It’s that same kind of instinct that attracted newcomers to the rural, pastoral setting of the small town, which lies just south of the Nisqually River near the Pierce County line.

“It (Yelm) is a little better,” Cowles said, “It’s a little easier … a little laxer in enforcing all the rules that are enforced, in places like Olympia and Seattle.”

One important feature about Yelm’s growth is that most of it is occurring outside the downtown area. Much of the main street looks just as it did 10 years ago. Storefront signs haven’t even changed much.

Businesses which have cropped up in Yelm during the last 10 years include Jayhawks Shopping Center, Pioneer Village (which contains a vacuum cleaner store, a restaurant, a chiropractor’s office, a jewelry store and a health food store),two new doctors, two attorney’s, and a couple of chiropractors.

“We’ve had a lot of new businesses come in,” said Roberta Longmire. “Ten years ago people shopped out of town, but now, they mostly shop in Yelm. The only reason they go into town now is for specialty items.”

But with the baby comes the bathwater. In Yelm’s case this means increased crime, the need for increased government services and more money to run the school district.

Although crime statistics weren’t kept in Yelm for eight out of the last 10 years, Yelm Mayor Lora B. Coates said the major growth strain has fallen on the police department. In 1970, the town got by with a one-person police department. But now, the department has eight persons, two of whom are dispatchers.

The most startling effect on the crime rate is the use of drugs, mostly marijuana, and burglaries.

“The growing pains are terrific,” said Louise Longmire, director of the Yelm Senior Center. “We’ve got a lot of problems with dope. We can sit here (at senior center which is on the main street and a few doors down from the police department) and see it going on. It doesn’t do any good to turn them in.” Mrs. Longmire adds there have been three break-ins at the senior center during the last year.

“We can’t be as trustworthy as we used to be,” said Fire Chief Cowles. “Most of the crimes are kids’ things.” He agreed most of the serious crime involve burglaries.

The city crew also has increased. The water and street department 10 years ago got by with one person. There were 187 city water customers. Now, there are more than 400 customers, and the department needs a water superintendent, a part-time water maintenance man and a part-time clerk.

The city administration 10 years ago only needed one clerk. Now it needs her, Lyla Eide, and a part-time clerk.

The school district, which includes McKenna, also has had to expand to cope with the growth.

According to school district records, the district school population increased from the 1,424 in 1970 to the present enrollment of 2,035.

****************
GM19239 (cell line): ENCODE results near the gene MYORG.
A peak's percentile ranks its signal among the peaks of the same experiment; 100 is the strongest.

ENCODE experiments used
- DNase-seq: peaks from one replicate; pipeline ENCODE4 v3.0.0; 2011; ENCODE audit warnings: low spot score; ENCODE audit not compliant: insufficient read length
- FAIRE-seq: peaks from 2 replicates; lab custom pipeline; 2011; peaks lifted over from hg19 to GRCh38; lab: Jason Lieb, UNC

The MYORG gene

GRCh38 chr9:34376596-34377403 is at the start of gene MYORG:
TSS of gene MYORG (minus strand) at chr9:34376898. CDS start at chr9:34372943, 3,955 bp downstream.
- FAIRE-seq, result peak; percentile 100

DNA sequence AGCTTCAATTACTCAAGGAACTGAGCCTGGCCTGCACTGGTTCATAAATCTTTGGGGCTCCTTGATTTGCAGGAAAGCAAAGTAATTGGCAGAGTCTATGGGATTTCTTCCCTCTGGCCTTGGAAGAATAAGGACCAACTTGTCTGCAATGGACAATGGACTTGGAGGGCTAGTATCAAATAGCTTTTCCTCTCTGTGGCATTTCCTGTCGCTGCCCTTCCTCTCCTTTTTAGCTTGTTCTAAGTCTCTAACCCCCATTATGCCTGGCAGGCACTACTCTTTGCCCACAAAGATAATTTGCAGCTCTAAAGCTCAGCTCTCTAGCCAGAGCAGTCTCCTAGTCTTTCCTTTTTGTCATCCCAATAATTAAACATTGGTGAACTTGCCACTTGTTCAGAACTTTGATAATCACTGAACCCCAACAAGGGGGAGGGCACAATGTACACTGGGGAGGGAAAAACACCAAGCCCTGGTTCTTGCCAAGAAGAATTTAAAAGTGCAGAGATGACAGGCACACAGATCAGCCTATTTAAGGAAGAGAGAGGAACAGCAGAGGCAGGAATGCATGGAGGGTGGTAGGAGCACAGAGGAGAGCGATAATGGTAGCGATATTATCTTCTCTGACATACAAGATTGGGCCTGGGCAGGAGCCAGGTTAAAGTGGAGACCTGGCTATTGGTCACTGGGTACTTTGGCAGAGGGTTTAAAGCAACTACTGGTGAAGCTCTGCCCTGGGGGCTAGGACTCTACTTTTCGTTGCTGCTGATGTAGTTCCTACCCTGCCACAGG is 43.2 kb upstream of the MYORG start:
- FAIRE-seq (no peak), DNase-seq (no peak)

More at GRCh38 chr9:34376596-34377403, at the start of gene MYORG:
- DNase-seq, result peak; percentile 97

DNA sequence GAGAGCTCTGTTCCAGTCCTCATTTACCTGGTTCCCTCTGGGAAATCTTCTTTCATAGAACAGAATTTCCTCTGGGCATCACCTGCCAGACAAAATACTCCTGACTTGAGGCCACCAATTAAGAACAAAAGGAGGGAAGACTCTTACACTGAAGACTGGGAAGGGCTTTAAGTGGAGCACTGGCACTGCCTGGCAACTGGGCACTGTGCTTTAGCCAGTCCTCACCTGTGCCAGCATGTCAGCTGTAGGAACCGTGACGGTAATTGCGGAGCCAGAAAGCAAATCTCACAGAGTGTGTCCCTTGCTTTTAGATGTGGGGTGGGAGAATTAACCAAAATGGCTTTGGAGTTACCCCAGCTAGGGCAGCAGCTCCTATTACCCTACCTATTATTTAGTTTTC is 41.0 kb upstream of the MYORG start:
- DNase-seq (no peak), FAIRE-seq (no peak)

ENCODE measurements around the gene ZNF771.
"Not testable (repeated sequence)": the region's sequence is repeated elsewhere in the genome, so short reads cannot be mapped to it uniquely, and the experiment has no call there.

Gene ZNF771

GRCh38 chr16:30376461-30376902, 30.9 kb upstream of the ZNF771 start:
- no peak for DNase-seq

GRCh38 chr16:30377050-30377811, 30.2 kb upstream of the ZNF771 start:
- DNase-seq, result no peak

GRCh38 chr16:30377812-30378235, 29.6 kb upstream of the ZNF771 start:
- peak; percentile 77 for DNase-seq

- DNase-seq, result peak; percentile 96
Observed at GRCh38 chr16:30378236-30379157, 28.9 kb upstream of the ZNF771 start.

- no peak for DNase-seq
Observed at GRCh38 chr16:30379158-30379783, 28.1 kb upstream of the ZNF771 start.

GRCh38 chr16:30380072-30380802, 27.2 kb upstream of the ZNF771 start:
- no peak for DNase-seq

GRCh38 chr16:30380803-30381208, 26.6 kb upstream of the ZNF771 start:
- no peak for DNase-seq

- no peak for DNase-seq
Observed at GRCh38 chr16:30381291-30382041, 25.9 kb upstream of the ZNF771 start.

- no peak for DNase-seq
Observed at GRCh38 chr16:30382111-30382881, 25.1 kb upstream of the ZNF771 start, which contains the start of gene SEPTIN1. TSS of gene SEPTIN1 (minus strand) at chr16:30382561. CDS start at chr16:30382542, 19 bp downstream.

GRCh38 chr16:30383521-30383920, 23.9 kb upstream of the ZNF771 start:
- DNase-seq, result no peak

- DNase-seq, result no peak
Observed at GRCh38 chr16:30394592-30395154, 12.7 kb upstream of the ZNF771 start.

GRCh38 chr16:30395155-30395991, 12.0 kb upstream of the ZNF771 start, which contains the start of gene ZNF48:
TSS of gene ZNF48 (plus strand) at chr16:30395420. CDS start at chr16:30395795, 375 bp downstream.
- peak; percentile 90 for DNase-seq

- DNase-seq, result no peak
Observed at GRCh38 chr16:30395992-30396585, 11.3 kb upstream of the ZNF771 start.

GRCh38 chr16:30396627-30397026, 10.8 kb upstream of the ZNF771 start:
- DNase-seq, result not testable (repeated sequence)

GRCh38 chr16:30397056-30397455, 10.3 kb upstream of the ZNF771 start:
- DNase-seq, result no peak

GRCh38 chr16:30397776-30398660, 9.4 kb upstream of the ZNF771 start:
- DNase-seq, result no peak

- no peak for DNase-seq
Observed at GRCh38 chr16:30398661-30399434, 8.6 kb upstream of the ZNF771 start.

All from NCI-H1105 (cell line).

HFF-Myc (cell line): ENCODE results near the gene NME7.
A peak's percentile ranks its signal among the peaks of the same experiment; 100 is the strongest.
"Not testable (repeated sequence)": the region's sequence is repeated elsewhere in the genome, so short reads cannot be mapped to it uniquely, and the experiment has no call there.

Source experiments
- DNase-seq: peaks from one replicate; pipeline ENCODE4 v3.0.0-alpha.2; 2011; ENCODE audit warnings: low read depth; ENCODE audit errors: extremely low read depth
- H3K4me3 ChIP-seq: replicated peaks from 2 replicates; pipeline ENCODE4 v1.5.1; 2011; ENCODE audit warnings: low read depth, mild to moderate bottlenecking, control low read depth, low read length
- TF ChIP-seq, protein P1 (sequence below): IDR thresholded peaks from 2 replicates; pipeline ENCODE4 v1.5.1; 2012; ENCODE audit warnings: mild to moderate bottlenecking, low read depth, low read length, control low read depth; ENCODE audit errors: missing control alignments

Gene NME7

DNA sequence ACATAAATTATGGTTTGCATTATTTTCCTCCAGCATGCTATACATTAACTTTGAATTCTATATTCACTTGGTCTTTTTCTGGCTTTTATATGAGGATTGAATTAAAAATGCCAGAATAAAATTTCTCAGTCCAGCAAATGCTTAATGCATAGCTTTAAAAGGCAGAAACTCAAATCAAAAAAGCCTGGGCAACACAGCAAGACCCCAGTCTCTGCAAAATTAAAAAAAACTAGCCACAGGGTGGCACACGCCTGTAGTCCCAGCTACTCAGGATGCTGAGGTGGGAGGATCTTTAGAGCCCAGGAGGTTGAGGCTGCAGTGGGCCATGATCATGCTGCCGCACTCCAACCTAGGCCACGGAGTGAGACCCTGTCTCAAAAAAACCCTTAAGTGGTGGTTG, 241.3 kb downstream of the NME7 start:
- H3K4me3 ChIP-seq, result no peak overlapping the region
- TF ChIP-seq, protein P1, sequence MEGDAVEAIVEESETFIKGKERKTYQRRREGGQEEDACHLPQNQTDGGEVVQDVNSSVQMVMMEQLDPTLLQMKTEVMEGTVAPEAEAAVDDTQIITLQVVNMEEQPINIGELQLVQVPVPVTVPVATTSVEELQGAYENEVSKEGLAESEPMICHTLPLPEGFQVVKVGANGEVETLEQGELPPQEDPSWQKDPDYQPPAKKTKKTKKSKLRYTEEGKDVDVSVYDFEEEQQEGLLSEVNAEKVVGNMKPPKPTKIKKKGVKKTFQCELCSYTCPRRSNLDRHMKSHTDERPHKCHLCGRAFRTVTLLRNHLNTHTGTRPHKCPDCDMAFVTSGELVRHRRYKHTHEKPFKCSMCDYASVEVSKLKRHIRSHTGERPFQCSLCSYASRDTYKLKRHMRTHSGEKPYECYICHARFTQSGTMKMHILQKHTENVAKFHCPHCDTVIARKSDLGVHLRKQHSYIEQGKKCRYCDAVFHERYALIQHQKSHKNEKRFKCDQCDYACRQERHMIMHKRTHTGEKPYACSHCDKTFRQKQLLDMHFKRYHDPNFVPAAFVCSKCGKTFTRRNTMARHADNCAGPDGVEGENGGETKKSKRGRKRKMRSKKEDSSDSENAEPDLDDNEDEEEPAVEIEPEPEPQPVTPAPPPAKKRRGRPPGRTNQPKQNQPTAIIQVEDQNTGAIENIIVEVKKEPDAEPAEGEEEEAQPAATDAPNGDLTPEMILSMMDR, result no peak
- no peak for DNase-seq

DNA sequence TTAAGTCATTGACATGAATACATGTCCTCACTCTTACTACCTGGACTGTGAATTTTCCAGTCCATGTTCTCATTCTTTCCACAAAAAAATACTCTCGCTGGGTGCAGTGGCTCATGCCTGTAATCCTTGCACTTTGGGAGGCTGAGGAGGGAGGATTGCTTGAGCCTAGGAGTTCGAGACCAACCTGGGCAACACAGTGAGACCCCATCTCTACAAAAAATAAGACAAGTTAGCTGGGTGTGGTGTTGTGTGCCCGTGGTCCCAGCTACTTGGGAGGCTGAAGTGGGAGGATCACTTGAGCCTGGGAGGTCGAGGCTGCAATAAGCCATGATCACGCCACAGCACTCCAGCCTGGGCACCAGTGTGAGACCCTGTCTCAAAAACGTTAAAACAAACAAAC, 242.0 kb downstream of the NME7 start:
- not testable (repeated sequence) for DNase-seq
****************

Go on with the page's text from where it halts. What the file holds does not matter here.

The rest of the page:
In 1971 Southworth Elementary School was built, and in 1976 enlarged. The McKenna Elementary school was enlarged in 1977. The new Yelm High School was built in 1978.

Yelm School district also is facing a levy and three bond issues for 1981-82 school year. The levy is for $718,171 for maintenance operations, transportation and extracurricular activities. The first bond issue is for $3.7 million for a new elementary school and remodeling the middle school. The second, for $990,000, is for building outdoor sports facilities such as a track, five tennis courts, a football field (no stadium) and a baseball field at the high school. The third bond issue, for $700,000, is for a swimming pool at the high school.

In general, it is difficult to determine if growth has helped or hurt Yelm. That, as in beauty, is in the eye of the beholder.

But as far as the mayor’s concerned:

“I hear a lot of people saying Yelm is growing too fast,” said Mayor Coates. “They say they wish things could be like they were 30 years ago. But we know that’s impossible … we’ve acquired fine people from growth, too.”

 

Yelm: Rural town struggles with the great escape from urban chaos August 13, 1989

Yelm: Rural town struggles with the great escape from urban chaos

The Olympian   August 13, 1989   By Brad Sevetson

Keeping ‘Pride of the Prairie’

YELM — If Western Washington is growing, Yelm is exploding. Just a decade or so ago, this prairie town’s streets were usually deserted and most of its residents were acquainttances. To save money on shopping, people drove to Olympia or Tacoma.

Today, cars, campers and trucks lumber along state Route 507 through Yelm at all hours of the day. And while residents can do most of their bargain-hunting in town, they are unlikely to see a familiar face.

Yelm is still a one-stoplight town, and most residents aren’t overly troubled by growth. But when stuck in rush hour traffic jams, they begin to have second thoughts. “On the one hand, growth is good for the community, good for local businesses,” said Dr. William N. Elledge, an internal medicine specialist at Yelm’s Nisqually Clinic. “On the other hand, we start to sacrifice some of the lifestyle advantages that brought us here to begin with.”